Lecture 1
Lecture 2
Lecture 3
Lecture 4
Lecture 5

Flattening lists

We 'flatten' a list by removing all the square brackets around any lists it contains as elements, and around any lists that its elements contain as elements, and so on for all nested lists. For example, when we flatten the list [a,b,[c,d],[[1,2]],foo] we get the list [a,b,c,d,1,2,foo] and when we flatten the list [a,b,[[[[[[[c,d]]]]]]],[[1,2]],foo,[]] we also get [a,b,c,d,1,2,foo].

Write a predicate my_flatten(+List,?Flat) (you cannot use the name flatten because it is already defined in Prolog) that holds when the first argument List flattens to the second argument Flat. There are many ways of writing this predicate. For the moment, try to come up with one using append (the built-in version of concatenate). We will discuss a more elegant one which is not making use of append in the exercise about accumulators.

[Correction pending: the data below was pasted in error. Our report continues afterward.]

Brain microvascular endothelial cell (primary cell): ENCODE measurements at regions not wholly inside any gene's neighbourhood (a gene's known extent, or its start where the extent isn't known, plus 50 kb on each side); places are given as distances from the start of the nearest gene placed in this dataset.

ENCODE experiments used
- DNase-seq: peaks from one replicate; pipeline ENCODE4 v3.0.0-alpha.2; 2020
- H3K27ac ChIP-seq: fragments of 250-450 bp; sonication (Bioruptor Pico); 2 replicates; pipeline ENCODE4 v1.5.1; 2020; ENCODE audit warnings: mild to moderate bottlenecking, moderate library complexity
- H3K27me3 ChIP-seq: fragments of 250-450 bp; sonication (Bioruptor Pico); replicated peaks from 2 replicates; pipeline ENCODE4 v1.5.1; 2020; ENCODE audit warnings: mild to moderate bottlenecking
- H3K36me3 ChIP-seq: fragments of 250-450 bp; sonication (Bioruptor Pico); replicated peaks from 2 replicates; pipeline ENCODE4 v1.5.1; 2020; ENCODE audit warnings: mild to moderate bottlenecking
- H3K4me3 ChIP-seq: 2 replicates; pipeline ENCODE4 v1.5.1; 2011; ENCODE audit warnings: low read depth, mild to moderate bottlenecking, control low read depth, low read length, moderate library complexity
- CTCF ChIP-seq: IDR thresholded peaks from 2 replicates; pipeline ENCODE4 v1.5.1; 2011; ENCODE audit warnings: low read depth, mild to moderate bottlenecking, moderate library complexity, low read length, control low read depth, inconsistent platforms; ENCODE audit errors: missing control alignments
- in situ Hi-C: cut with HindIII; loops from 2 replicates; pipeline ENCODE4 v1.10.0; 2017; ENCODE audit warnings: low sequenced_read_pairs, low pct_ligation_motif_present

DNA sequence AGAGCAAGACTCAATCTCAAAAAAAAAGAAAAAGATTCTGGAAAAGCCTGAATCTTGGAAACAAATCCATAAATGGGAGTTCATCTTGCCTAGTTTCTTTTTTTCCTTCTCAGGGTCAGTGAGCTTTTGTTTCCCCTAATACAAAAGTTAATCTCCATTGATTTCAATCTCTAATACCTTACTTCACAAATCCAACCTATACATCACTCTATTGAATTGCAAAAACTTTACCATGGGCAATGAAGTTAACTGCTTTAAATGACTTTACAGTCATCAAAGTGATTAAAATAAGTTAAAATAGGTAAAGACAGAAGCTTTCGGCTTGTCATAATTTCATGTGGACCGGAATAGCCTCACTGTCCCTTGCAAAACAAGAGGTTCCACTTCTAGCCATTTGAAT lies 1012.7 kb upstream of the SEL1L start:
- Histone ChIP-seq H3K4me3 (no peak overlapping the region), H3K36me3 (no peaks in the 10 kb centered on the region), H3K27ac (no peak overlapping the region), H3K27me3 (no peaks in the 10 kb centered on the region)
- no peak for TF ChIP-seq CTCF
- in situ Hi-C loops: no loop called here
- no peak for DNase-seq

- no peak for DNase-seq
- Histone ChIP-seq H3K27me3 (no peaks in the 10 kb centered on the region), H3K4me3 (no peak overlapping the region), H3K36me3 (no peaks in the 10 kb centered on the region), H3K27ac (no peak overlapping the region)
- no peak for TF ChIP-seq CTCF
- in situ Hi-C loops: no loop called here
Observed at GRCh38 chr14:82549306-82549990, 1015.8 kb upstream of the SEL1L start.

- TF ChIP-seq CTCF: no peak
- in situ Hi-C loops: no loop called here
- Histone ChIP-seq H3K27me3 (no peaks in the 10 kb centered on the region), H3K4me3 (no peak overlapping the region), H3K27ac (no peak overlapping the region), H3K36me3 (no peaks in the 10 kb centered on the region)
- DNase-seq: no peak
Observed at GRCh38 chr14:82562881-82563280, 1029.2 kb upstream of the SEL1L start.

Back to the practical session of day 3.